Who are you writing for?

Honestly, I wrote this for a 17 year old version of me – I wish I had had a book like this to read at that age. But in a broader sense I wrote Nervous for anyone who has felt lost and alone, anyone struggling with physical and/or emotional pain, anyone trying to make sense of what they carry in their body that might feel larger than themselves. Hopefully Nervous can help these readers realize that there’s hope and they aren’t alone at all.


Jen Soriano (she/they) is a Filipinx writer and movement builder who has long worked at the intersection of grassroots organizing, narrative strategy, and art-driven social change. Jen has won the International Literary Award for Creative Nonfiction, the Fugue Prose Prize, and fellowships from Hugo House, Vermont Studio Center, Artist Trust, and the Jack Jones Literary Arts Retreat. Jen is also an independent scholar and performer, author of the chapbook “Making the Tongue Dry,” and co-editor of Closer to Liberation: A Pina/xy Activist Anthology. She received a BA in History and Science from Harvard and an MFA in fiction and nonfiction from the Rainier Writing Workshop. Jen is also a co-founder of the cultural democracy institutions, MediaJustice and ReFrame. Originally from a landlocked part of the Chicago area, Jen now lives with her family in Seattle, near the Duwamish River and the Salish Sea. Her debut book, Nervous: Essays on Heritage and Healing, is now available from Amistad/HarperCollins.

Shop Talk with Tia Hamilton of Urban Reads Bookstore

Tia Hamilton is the founder and owner of Urban Reads Bookstore, which uplifts Black and incarcerated authors. Urban Reads is based in Baltimore, Maryland. You can follow and support Urban Reads on Instagram.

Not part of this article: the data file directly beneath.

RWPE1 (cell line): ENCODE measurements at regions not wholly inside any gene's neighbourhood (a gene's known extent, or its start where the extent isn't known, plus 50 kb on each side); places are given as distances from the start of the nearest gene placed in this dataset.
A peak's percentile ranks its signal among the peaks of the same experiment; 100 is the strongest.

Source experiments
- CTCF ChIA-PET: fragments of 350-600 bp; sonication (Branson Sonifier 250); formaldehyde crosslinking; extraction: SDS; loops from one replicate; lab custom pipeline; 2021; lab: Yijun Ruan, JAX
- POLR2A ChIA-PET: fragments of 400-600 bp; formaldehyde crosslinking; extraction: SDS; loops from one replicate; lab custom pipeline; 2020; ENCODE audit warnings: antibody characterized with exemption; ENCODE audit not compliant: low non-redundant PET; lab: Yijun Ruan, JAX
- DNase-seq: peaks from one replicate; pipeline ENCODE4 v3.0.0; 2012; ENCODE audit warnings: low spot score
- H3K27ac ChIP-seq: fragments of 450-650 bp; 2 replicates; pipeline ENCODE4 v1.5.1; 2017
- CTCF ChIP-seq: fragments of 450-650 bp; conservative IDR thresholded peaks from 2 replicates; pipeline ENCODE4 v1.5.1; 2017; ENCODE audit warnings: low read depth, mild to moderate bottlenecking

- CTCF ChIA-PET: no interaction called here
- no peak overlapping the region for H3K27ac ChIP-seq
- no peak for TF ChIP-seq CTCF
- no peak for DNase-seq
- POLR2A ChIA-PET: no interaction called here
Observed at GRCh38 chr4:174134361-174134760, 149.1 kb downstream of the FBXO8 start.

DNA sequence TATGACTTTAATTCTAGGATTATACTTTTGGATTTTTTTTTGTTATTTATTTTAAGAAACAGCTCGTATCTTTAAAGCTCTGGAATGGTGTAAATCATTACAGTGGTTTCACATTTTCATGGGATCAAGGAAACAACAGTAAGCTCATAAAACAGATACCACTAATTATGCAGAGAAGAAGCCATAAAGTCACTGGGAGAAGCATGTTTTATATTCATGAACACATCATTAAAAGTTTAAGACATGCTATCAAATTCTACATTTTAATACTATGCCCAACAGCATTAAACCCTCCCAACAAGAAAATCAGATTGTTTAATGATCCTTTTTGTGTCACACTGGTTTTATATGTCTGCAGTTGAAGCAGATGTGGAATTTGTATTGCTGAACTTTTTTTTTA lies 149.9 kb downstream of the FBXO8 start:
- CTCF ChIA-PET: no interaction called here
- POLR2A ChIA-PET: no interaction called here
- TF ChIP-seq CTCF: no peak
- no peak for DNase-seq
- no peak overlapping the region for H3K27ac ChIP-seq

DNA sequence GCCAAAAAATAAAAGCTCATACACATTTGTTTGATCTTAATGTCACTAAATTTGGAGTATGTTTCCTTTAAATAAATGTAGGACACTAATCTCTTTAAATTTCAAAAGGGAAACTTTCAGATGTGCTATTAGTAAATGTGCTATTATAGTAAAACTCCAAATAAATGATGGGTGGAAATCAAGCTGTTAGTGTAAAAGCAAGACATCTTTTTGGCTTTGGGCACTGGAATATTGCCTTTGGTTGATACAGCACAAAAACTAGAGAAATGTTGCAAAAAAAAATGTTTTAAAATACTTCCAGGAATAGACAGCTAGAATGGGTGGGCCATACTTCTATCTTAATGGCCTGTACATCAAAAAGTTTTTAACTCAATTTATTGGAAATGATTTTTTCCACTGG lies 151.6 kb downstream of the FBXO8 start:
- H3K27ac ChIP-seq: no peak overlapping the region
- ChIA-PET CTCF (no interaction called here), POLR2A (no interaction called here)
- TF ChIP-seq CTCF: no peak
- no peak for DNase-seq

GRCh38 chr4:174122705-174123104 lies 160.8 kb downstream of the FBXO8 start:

Tell me about your journey to become a bookseller. Why did you open a bookstore? 

My magazine, it’s called The State vs. Us Magazine, it taps into the streets and prison and highlights high-profile cases. It talks about the corruption that goes on in the prison, police, and government. It highlights wrongful convictions and success stories of the formerly incarcerated, such as myself. So, I rolled it up in a dope situation, and it’s in the prisons; it’s the number-one source from prisons to the streets, and there’s no other magazine like it. I wanted a store presence. I went to Downtown Locker Room (DTLR), which is an apparel sneaker store where a lot of the gangsters go. I went to these locations with no success. So, I said, “Fuck it. Ya’ll want me in the game? I’m in the game.” But I wasn’t looking at the game as being a bookstore owner: I was just wanting to get in the game [to distribute the magazine]. Right? And it just turns into something different. I’m providing literacy to people who are in prison. When I started the magazine, I wanted the bookstore to put my magazine on the shelf and prison authors on the shelf. So, that’s what I’m doing. In 2019, I had the bookstore. 

What was your path to becoming so passionate about literature and about literacy?

Well, I was nothing but a drug dealer and gangbanger who ended up in the streets, but I was also a smart hustler. I had education. My mother was highly educated. My mother’s never been in trouble, never been in jail. She was educated and didn’t educate. So, I went out to the streets to see if I could get it. I went [to prison] for nine months. It will be 18 years in 2024 since I’ve been home, but in the meantime, I had cousins and family members and homeboys going back and forth to prison. I was able to see the disconnect. I was the one bringing drugs in the system for them to do what they got to do to sell. And I saw all of that disconnect and hunger from these different people. And I always knew something was crazy and wrong. But I couldn’t put my finger on it.